These are my six for this week. In the comments section of the host’s blog may be found many other sixes from near and far, as well as the rules if you’d like to participate.

Following snow at Halloween we had ten beautiful warm sunny days, but now its definitely drizzly, unmistakably autumn. There’s still plenty to do outside though so that’s where I’ll be.

SixOnSaturday November 7th. Change is gonna come.


SixOnSaturday is a weekly event ably hosted by the Propagator himself. Check out all the other sixes in the comments section of his blog.

The weather. Last weekend was below freezing with snow, this weekend in the 70s. Record breaking November heat. Very helpful in that all the outdoor jobs got done. Bulbs were planted, outdoor furniture put away, leaves raked.

There is something joyful and settled about the newly laquered stems of cornus sanguina against a clear blue sky.

Fallen leaves removed to reveal the hope of emerging flower buds on Helleborus niger.

Comfort foods are still growing. Chioggia beets are sweet and delicious after last week’s frost.

Resilient rose buds are opening. This one is Abraham Darby which starts out orange and fades to blush.

A pot of Really Red Deer Tongue lettuce is beautiful and hardy.

The greedy rabbit has moved on from my parsley. I will have a crop to harvest for the winter.

Things change. They always do and with change comes renewal and optimism. So here’s a bonus photo. A future forest of Norway maples with all their faith in a future of growth and increase. I wish them luck and wish you all a good week of gardening.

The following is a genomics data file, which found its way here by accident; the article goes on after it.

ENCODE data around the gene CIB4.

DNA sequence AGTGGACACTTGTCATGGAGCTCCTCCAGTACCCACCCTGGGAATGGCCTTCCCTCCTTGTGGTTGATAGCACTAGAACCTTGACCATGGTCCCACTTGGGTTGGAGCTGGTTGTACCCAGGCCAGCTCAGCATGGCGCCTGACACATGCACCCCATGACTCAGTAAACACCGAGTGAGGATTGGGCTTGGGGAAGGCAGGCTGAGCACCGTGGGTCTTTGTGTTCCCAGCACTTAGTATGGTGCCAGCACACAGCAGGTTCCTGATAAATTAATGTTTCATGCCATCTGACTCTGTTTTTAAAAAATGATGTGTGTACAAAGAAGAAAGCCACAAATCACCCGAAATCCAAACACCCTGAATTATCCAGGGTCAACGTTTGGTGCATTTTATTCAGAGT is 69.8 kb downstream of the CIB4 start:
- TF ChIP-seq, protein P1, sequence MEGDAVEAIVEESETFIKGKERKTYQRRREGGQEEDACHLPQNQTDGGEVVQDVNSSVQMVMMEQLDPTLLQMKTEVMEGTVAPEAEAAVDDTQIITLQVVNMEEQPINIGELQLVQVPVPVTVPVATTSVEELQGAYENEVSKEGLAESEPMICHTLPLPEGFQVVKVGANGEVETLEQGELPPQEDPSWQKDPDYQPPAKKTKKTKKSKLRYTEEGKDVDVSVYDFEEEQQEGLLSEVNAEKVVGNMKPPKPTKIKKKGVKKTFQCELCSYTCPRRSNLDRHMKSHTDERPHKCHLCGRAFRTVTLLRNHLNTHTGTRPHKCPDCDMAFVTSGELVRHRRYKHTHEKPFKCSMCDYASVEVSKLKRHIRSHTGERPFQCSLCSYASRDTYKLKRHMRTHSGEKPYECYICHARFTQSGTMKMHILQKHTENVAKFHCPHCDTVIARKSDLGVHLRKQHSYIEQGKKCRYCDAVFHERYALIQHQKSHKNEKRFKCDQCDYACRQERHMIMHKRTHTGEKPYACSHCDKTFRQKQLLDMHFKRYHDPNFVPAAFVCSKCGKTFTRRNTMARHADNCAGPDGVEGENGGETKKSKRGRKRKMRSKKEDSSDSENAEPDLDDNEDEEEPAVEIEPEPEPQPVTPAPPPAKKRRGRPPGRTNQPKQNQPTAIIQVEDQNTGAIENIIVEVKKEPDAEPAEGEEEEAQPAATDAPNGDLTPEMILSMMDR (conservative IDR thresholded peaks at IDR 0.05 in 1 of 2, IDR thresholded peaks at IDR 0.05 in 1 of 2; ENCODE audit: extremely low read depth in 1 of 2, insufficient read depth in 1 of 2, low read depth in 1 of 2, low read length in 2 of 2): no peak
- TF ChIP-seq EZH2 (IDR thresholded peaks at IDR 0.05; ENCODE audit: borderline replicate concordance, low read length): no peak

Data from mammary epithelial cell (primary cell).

SixOnSaturday October 31st. A Spooky Surprise!

  1. Dawn, the day before. Very calm. Sumac, witch hazel and red-twig dogwood at full colour. Norway maples still wearing their green.

2. 24 hours later. Cercis canadiensis, still with full lemon and lime foliage, bowed under heavy wet snow. “There’ll be no snow at the coast”, they said….

3. It is very pretty. Not really what you’d call a storm, not windy or too frigid. It will probably be gone by tomorrow. The car will have to be cleared off. The tin man is shivering and the pumpkin wears a white beret.

4. Thankfully the Winter herb garden was moved inside the porch earlier in the week as night temps dropped. Bay, Lemon Verbena and Yerba Buena for hot tea and some pelargoniums for flowers.